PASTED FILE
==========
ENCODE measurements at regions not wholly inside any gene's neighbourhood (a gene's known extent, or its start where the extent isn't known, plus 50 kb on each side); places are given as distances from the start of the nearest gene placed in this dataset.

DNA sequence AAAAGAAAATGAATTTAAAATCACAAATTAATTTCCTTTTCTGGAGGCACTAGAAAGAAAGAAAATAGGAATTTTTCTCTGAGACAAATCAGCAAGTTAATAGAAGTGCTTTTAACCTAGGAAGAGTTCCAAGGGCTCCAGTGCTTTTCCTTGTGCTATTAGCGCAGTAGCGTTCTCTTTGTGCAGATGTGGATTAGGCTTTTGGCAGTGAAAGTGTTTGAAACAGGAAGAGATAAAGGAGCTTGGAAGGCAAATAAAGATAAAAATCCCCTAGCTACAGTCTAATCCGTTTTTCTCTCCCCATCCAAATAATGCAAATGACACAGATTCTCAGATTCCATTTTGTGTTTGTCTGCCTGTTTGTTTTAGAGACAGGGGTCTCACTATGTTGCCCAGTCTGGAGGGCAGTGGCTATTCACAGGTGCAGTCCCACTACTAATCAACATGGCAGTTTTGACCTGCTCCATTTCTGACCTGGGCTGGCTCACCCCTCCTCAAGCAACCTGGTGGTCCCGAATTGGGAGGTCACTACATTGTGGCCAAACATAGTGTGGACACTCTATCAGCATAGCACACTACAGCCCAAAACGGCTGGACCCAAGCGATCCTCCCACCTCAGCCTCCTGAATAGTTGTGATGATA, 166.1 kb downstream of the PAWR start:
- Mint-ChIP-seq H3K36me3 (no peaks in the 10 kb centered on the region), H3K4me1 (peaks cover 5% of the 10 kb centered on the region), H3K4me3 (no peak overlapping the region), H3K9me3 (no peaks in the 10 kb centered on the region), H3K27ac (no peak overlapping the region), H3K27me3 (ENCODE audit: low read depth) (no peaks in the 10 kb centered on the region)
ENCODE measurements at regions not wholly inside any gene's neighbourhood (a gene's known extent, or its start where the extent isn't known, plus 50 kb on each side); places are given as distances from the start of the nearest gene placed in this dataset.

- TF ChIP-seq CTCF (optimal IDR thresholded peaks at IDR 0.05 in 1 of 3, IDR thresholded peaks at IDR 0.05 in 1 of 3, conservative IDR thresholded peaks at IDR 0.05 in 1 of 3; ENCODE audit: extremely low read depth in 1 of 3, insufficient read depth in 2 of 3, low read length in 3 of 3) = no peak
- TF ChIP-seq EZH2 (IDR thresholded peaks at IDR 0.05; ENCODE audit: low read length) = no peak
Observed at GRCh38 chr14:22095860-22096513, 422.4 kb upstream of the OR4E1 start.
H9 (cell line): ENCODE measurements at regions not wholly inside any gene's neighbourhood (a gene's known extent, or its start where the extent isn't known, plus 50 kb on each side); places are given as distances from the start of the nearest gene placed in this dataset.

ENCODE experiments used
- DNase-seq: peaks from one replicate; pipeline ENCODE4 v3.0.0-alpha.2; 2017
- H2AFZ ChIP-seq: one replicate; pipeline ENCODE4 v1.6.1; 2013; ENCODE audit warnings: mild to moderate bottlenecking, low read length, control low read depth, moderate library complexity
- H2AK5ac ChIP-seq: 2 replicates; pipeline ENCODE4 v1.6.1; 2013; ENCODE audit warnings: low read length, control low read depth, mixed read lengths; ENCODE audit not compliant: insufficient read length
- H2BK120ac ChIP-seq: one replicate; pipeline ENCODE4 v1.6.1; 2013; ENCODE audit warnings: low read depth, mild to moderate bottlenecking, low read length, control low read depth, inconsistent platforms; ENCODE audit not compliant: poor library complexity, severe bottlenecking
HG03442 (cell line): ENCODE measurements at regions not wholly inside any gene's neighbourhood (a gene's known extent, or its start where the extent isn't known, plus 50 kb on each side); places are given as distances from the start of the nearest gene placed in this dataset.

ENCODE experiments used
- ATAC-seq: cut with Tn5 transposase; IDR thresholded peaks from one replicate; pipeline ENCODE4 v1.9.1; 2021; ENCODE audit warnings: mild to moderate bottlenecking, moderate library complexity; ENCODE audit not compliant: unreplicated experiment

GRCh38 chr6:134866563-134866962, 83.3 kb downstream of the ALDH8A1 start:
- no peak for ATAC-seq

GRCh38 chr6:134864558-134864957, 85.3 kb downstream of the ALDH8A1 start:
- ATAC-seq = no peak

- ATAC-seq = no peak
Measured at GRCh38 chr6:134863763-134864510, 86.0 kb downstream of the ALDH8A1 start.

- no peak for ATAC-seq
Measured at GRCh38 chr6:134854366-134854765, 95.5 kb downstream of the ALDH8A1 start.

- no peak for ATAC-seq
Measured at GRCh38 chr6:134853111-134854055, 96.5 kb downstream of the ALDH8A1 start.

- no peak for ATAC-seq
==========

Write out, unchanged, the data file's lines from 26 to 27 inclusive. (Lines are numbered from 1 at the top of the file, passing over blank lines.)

Measured at GRCh38 chr6:134853111-134854055, 96.5 kb downstream of the ALDH8A1 start.

- no peak for ATAC-seq